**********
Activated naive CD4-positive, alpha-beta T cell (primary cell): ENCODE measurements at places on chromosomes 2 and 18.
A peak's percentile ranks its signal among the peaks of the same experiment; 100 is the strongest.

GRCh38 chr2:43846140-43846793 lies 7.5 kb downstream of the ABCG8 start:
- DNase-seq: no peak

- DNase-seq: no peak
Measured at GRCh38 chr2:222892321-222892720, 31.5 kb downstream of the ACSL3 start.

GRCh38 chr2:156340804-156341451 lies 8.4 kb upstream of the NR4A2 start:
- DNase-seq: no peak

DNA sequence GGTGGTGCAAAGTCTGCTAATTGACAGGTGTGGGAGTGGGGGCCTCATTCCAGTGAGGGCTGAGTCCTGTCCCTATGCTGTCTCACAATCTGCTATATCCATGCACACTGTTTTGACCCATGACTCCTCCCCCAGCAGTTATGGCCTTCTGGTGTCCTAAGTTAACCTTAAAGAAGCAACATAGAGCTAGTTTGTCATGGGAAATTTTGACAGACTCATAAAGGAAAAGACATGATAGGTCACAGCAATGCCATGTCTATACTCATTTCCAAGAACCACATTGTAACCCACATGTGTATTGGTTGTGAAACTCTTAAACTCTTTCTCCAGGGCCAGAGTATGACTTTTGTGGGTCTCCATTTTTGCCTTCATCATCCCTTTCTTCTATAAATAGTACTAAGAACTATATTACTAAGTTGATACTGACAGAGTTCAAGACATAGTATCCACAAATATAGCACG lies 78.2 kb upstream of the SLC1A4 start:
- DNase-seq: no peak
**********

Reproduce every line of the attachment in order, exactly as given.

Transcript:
Activated naive CD4-positive, alpha-beta T cell (primary cell): ENCODE measurements at places on chromosomes 2 and 18.
A peak's percentile ranks its signal among the peaks of the same experiment; 100 is the strongest.

GRCh38 chr2:43846140-43846793 lies 7.5 kb downstream of the ABCG8 start:
- DNase-seq: no peak

- DNase-seq: no peak
Measured at GRCh38 chr2:222892321-222892720, 31.5 kb downstream of the ACSL3 start.

GRCh38 chr2:156340804-156341451 lies 8.4 kb upstream of the NR4A2 start:
- DNase-seq: no peak

DNA sequence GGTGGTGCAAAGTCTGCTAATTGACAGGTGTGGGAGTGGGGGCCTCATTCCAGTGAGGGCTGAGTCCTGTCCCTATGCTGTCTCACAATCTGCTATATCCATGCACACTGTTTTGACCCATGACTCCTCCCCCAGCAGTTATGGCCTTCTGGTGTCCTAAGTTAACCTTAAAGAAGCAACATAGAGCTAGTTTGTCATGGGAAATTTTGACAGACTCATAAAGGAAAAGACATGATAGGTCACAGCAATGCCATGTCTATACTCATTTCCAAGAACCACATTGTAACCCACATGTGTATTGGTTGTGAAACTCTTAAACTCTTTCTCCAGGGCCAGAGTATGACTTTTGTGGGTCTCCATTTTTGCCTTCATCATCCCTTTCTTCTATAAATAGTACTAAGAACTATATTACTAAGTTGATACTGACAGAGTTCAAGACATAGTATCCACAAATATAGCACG lies 78.2 kb upstream of the SLC1A4 start:
- DNase-seq: no peak